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Restitutions Ordered for Michigan Foreclosure Fraud Victims

Sept. 21, 2009 at 12:06 PM   |   Comments

Michigan homeowners who paid fees to three companies to help modify their mortgages—SaveMyHome USA, Payment Doctors, the Michigan Economic Reinstatement Program—or any other mortgage modification company for services that were not provided can contact the Michigan Attorney General's Consumer Protection for restitution.

The companies offered mortgage modification assistance to homeowners facing foreclosure and claimed they would help homeowners by working with their lenders in an attempt to modify the borrower's mortgage. An undercover investigation by Michigan Attorney General Mike Cox's office discovered that the companies charged borrowers upfront fees, a practice prohibited by law. After paying the upfront fee, many borrowers found that the companies could not secure a modification and were subsequently unable to get their money back.

The three companies pleaded no contest to one count of violating the Michigan Credit Services Protection Act and agreed to provide the Attorney General's office with customer lists that will be used to determine how many customers are entitled to restitution for fees paid for services that were never provided. While the companies are based in Southeastern Michigan, it is believed they had customers around the state. Sentencing hearings will be scheduled in the next 30-60 days, during which companies could be subject to fines.

Attorney General Cox urges any consumers who paid fees to these or any other mortgage modification company for services that were not provided, to contact the Attorney General's Consumer Protection Division at (877) 765-8388.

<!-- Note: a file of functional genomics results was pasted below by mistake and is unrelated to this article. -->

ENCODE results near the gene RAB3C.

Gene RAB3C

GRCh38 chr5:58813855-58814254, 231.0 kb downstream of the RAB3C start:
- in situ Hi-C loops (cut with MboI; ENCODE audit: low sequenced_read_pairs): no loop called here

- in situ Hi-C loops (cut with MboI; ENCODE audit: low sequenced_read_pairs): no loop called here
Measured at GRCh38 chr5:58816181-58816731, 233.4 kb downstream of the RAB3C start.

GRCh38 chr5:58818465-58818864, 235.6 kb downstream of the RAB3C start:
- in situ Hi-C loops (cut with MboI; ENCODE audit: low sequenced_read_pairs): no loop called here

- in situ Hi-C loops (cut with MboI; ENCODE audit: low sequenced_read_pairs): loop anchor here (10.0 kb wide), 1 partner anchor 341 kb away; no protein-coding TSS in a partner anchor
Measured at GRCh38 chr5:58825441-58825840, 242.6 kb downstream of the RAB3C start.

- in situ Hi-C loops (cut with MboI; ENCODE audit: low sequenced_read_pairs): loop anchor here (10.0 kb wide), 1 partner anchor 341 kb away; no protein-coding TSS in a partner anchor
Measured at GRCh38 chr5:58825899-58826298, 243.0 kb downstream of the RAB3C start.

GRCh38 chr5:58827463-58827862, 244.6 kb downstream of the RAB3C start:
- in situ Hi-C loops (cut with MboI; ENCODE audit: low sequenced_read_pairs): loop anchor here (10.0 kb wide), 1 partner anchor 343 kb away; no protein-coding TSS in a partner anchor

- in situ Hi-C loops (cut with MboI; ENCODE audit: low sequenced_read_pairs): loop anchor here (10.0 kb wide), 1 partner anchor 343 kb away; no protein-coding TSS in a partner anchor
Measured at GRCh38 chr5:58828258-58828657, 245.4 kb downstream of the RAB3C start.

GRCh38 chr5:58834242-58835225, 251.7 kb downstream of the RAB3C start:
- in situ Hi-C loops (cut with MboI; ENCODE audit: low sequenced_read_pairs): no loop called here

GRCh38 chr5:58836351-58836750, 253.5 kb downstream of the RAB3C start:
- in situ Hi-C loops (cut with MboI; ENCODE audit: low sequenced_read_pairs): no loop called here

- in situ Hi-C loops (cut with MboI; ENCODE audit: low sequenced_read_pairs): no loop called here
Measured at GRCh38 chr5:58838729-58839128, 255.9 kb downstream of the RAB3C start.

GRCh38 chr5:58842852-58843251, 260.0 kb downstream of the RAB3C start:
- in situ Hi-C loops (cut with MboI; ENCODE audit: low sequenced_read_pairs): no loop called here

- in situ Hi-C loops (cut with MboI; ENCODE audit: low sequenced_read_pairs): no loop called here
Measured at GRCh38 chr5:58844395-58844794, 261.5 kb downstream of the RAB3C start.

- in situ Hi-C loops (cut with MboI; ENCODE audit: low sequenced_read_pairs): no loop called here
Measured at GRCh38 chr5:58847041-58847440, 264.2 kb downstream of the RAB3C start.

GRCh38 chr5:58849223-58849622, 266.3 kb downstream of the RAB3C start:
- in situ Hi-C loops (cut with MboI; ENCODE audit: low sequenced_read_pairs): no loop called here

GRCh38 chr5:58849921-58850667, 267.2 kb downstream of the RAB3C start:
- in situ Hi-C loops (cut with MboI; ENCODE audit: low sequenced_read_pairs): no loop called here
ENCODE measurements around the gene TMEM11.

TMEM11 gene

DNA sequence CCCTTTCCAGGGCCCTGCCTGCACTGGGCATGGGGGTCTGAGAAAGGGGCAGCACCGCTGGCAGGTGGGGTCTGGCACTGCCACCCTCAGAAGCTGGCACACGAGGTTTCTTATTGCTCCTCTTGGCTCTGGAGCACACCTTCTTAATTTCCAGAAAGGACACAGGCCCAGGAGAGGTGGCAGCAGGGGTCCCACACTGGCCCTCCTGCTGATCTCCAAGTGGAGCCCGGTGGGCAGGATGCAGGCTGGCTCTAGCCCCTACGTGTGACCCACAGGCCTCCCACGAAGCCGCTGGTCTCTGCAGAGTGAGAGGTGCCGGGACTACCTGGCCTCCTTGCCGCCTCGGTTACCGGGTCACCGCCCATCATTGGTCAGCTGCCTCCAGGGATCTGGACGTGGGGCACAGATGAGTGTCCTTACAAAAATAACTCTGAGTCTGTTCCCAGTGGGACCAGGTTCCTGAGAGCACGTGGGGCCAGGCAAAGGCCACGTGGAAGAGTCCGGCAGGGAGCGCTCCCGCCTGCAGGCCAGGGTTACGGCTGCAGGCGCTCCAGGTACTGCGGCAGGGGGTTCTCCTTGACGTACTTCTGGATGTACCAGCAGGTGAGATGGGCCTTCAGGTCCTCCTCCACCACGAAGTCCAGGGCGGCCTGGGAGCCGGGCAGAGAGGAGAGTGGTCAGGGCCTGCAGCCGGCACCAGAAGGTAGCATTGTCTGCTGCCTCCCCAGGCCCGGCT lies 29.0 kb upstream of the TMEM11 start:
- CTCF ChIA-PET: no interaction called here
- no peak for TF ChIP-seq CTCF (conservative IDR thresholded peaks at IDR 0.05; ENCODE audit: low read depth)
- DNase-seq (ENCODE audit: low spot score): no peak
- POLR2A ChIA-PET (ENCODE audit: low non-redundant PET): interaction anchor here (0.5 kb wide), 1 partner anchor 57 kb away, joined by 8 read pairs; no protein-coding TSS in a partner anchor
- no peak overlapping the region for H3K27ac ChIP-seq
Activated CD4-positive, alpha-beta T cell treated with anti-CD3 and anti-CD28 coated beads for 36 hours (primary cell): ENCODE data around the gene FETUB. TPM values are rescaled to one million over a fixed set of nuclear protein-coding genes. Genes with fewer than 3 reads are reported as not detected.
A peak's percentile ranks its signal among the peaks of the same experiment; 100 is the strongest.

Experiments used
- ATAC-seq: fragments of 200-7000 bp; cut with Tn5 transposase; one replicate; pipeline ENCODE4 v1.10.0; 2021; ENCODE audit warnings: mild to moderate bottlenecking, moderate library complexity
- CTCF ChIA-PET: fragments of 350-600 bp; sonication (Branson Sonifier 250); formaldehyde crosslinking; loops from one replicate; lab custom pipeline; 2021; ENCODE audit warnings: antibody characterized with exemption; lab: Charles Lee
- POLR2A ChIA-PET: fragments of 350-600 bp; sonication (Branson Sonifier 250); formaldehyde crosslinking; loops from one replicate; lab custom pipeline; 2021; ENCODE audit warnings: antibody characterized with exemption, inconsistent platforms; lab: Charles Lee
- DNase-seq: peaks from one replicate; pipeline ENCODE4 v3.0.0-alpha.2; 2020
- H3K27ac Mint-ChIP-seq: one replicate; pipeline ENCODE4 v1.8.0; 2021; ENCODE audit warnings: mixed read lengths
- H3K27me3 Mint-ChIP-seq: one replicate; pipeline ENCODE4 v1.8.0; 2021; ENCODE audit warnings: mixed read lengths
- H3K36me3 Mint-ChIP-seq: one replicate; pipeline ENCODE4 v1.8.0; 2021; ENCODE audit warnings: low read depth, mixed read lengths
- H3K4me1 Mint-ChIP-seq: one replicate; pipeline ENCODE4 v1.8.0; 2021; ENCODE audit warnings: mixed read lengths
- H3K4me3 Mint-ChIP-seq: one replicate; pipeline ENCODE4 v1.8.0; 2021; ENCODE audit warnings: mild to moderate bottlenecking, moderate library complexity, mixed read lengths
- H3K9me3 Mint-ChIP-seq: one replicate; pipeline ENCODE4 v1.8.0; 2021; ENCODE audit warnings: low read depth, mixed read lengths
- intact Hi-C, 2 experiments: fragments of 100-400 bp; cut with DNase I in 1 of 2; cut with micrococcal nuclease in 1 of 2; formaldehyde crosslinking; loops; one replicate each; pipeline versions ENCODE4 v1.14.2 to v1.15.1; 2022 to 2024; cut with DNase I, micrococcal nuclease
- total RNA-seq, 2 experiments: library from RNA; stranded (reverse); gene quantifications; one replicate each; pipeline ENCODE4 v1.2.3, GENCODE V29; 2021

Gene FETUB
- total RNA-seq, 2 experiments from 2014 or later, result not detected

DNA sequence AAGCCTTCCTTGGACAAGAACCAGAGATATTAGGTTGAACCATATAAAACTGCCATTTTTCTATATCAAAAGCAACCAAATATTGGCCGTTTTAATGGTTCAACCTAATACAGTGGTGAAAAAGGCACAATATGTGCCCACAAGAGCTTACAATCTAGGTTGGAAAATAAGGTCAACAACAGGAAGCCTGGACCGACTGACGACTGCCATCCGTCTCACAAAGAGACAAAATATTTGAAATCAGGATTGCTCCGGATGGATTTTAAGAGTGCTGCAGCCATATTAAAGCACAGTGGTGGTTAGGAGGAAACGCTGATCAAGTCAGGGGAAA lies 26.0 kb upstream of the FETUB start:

Cox has made prosecuting mortgage fraud a priority for his office. In 2008, Cox created a mortgage fraud unit, teaming with the Michigan State Police and other law enforcement agencies to tackle consumers' complaints. Cox's office has charged 21 people or companies with a mortgage fraud-related offense in the last 12 months.

"Families already facing a foreclosure crisis should not have to worry about being ripped off in the process," said Cox. "This sends a clear message to scam artists that we are watching."

Attorney General Cox has made prosecuting mortgage fraud a priority for his office. In 2008, Cox created a mortgage fraud unit, teaming with the Michigan State Police and other law enforcement agencies to tackle consumers' complaints. Cox's office has charged 21 people or companies with a mortgage fraud-related offense in the last 12 months alone.

From Real Estate Economy Watch.

© 2009 United Press International, Inc. All Rights Reserved. Any reproduction, republication, redistribution and/or modification of any UPI content is expressly prohibited without UPI's prior written consent.
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